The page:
Which, unfortunately, had been included in all the apartments we’d viewed so far, along with complimentary mold, cockroaches, and suspicious odors. That wasn’t including the batshit crazy landlords. Did normal people not dabble in real estate investment, or did all the well-adjusted landlords have tenants already?

“It’s clean,” Sin observed. “Running water. Heat. Wait, does it have heat? It’s cold in here.”

“Well, it is a basement.” I flapped my printout. “It says all utilities are included in the rent. How sweet is that?”

Sin wrinkled her nose suspiciously. “It’s too cheap. There’s got to be something wrong with it.”

“Maybe there’s a hobo living in the crawlspace.” I pointed at a half-height door tucked in a corner of the living room. “That’s a crawlspace, right?”

We crossed the room and I crouched at the door, Sin leaning over my shoulder. I pulled it open. Inside was nothing but impenetrable darkness.

“Use your phone’s flashlight,” Sin suggested. “There must be a light switch or—”

Chill air whispered over my skin and all the hair on my body stood on end—then arctic wind blasted me in the face.

I recoiled, crashing into Sin’s legs. She landed on her ass as the wind howled out of the crawlspace, whipping dust through the room. My printouts went flying and we scrambled backward on our butts with the papers spiraling toward the ceiling.

The darkness in the crawlspace leaked out from the doorway and pooled on the floor like ink. Shadows writhed and something pale materialized in the threshold—a skeletal woman on her hands and knees, toothless mouth gaping, empty eye sockets dribbling black blood.

I took one look at the moaning specter and screamed like the sissy girl that I am.

Sin let out her own terrified shriek as the ghostly woman dragged herself out of the crawlspace, her long hair trailing on the floor. She stretched a hand toward us, blackened fingers curled like claws, and icy gusts lashed at our faces. Still screaming, Sin grabbed my arm, her fingernails digging into my skin. Sharp pain cut through my panic.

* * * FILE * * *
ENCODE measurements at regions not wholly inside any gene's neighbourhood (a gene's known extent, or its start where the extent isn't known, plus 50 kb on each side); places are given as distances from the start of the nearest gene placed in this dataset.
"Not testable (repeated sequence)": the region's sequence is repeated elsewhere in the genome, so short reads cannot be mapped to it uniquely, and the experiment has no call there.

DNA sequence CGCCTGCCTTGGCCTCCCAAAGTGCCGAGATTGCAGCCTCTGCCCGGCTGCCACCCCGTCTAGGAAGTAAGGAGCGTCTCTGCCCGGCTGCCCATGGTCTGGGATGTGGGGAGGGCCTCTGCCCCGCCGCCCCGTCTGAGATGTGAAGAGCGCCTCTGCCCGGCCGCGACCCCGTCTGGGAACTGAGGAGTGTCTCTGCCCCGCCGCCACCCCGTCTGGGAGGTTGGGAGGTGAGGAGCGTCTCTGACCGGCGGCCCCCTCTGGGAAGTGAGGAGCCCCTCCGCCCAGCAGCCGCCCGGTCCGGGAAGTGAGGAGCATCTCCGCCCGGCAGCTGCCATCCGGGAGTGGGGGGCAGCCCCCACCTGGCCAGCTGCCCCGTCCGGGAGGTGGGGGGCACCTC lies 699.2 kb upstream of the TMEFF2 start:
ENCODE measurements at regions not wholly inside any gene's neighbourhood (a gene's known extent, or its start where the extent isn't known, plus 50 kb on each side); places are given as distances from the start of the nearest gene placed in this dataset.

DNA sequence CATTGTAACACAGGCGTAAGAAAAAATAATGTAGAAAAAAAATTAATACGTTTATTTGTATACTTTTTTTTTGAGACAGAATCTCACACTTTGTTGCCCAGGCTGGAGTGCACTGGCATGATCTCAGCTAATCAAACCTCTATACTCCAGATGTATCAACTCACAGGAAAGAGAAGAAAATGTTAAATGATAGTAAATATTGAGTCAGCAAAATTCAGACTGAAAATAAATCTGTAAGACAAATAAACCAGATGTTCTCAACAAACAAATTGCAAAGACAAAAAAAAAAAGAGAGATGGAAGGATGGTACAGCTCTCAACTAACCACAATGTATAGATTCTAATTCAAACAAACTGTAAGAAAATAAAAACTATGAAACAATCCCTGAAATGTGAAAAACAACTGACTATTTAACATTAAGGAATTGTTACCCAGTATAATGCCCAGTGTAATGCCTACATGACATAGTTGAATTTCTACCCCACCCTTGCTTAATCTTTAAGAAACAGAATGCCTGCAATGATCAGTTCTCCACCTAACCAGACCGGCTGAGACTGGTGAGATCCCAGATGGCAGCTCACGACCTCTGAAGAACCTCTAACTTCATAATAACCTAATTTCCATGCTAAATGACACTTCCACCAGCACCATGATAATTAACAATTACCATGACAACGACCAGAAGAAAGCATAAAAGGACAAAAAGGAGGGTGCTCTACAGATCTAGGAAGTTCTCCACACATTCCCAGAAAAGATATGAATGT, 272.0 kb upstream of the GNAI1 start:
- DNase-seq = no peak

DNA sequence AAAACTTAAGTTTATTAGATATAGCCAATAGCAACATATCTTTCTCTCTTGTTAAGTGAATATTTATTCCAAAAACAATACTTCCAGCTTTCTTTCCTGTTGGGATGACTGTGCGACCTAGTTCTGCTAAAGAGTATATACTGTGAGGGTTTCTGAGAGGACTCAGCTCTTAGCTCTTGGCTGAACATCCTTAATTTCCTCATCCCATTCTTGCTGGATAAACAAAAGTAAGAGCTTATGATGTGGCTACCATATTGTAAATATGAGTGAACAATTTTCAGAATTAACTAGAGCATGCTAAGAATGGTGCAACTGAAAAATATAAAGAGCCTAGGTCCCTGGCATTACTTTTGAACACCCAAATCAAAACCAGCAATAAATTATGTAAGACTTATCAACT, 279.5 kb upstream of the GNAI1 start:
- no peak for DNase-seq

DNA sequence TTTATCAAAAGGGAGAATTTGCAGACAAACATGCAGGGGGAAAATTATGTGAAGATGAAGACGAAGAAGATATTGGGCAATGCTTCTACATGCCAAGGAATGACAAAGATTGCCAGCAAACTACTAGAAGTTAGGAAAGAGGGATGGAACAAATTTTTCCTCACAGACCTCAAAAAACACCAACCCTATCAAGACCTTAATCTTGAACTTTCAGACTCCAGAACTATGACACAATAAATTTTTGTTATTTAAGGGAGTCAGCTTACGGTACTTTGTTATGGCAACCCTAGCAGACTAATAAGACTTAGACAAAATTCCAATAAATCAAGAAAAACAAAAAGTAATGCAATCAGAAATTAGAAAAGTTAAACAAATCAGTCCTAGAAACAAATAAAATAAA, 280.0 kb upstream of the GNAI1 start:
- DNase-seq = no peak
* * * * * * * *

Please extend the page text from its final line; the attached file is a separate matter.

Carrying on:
I jammed my hand into my pocket and whipped out my trump card—yes, a literal card.

My trusty Queen of Spades was more than it appeared: a sorcerer’s artifact embedded with a spell that reflected magic. Was there any magic here to rebound? I had no idea. Would it work on a ghost? Also no idea. I wasn’t a sorcerer. I was a crime-of-convenience thief and I had only the vaguest notion how to use the card.

But it was the lone magical defense I had, so I thrust it at the phantom and shouted, “Ori repercutio!”

The air rippled and the gale-force wind reversed direction. It slammed into the woman, flinging her back into the crawlspace. Her head hit the door frame with a whack.

“Ow!” she squeaked.

Sin’s scream cut off. In unison, we launched to our feet. We weren’t screaming anymore, but I for one was even more freaked out. The woman was too solid to be a ghost, but holy freaking shit, that body did not belong to a living being—papery skin clinging to bones, empty sockets for eyes, stringy hair down to her knees.